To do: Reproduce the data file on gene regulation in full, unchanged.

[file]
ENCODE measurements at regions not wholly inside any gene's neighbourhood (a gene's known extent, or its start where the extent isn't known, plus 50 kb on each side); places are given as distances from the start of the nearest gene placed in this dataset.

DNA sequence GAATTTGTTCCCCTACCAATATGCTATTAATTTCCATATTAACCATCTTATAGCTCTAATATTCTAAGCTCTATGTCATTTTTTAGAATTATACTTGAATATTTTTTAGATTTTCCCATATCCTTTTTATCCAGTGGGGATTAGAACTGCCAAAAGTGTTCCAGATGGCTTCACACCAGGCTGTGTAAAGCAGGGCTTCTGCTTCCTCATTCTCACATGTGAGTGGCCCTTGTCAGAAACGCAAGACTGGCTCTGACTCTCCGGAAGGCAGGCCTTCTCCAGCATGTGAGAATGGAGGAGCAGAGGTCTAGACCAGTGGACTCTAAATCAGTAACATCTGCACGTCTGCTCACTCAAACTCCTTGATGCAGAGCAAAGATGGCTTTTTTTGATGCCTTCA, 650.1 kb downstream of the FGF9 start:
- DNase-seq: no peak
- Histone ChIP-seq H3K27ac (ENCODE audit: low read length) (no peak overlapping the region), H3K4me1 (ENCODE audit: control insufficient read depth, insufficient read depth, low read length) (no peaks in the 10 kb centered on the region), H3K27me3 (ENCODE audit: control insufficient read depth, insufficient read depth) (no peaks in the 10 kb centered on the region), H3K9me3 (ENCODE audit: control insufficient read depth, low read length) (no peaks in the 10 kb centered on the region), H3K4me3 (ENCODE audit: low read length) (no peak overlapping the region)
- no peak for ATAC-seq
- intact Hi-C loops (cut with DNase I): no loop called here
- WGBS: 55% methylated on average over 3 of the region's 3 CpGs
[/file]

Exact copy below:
ENCODE measurements at regions not wholly inside any gene's neighbourhood (a gene's known extent, or its start where the extent isn't known, plus 50 kb on each side); places are given as distances from the start of the nearest gene placed in this dataset.

DNA sequence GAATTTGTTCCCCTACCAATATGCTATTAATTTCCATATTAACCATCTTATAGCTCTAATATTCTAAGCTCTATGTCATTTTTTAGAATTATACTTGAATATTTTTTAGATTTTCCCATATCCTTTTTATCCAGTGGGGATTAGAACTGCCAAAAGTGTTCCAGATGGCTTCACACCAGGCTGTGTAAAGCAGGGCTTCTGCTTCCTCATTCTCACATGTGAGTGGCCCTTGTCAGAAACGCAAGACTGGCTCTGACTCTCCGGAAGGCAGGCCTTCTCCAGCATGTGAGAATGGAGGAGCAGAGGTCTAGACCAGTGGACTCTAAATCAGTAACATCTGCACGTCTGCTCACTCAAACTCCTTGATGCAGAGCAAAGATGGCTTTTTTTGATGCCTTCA, 650.1 kb downstream of the FGF9 start:
- DNase-seq: no peak
- Histone ChIP-seq H3K27ac (ENCODE audit: low read length) (no peak overlapping the region), H3K4me1 (ENCODE audit: control insufficient read depth, insufficient read depth, low read length) (no peaks in the 10 kb centered on the region), H3K27me3 (ENCODE audit: control insufficient read depth, insufficient read depth) (no peaks in the 10 kb centered on the region), H3K9me3 (ENCODE audit: control insufficient read depth, low read length) (no peaks in the 10 kb centered on the region), H3K4me3 (ENCODE audit: low read length) (no peak overlapping the region)
- no peak for ATAC-seq
- intact Hi-C loops (cut with DNase I): no loop called here
- WGBS: 55% methylated on average over 3 of the region's 3 CpGs